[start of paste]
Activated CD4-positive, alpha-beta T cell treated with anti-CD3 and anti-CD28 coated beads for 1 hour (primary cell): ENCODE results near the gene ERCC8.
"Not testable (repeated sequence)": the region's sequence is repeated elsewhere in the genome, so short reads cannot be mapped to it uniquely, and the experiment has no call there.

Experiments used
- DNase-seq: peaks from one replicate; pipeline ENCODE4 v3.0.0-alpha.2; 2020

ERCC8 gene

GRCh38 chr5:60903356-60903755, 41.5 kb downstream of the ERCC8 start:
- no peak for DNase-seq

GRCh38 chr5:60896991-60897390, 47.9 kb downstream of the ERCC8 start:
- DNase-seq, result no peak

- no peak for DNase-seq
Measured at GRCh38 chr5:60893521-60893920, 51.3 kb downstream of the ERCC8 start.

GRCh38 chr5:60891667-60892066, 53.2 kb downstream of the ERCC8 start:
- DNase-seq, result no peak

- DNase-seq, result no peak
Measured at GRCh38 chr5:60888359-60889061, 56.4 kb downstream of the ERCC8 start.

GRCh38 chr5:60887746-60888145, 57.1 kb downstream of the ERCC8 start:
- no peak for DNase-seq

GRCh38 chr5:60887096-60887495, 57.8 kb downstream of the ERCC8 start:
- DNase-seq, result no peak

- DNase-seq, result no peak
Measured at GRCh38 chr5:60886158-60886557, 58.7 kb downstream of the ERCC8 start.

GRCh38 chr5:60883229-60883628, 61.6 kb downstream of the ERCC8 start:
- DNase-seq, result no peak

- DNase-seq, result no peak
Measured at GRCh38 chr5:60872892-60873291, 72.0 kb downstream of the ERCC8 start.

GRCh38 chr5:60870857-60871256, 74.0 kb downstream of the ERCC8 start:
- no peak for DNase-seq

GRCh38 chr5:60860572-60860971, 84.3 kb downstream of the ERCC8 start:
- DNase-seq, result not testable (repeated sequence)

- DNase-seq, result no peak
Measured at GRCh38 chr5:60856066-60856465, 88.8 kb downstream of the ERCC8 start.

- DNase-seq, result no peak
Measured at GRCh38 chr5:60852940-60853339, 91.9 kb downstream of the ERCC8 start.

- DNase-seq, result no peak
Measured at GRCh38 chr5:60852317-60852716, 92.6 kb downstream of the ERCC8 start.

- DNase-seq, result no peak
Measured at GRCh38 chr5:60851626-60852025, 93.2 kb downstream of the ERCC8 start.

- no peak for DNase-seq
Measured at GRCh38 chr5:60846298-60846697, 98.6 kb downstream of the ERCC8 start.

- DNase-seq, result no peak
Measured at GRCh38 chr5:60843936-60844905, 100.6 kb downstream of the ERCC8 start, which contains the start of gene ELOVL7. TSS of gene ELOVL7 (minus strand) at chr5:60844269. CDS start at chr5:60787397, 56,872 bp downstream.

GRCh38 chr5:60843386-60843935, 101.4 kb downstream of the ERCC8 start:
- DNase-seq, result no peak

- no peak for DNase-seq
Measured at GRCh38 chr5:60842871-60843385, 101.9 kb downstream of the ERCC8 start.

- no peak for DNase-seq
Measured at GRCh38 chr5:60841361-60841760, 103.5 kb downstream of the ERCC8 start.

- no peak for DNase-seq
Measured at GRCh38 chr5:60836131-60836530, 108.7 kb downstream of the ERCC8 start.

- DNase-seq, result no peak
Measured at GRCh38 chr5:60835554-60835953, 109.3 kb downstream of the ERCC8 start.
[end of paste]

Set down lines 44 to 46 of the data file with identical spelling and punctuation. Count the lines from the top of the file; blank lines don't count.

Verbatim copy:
- no peak for DNase-seq
Measured at GRCh38 chr5:60842871-60843385, 101.9 kb downstream of the ERCC8 start.

- no peak for DNase-seq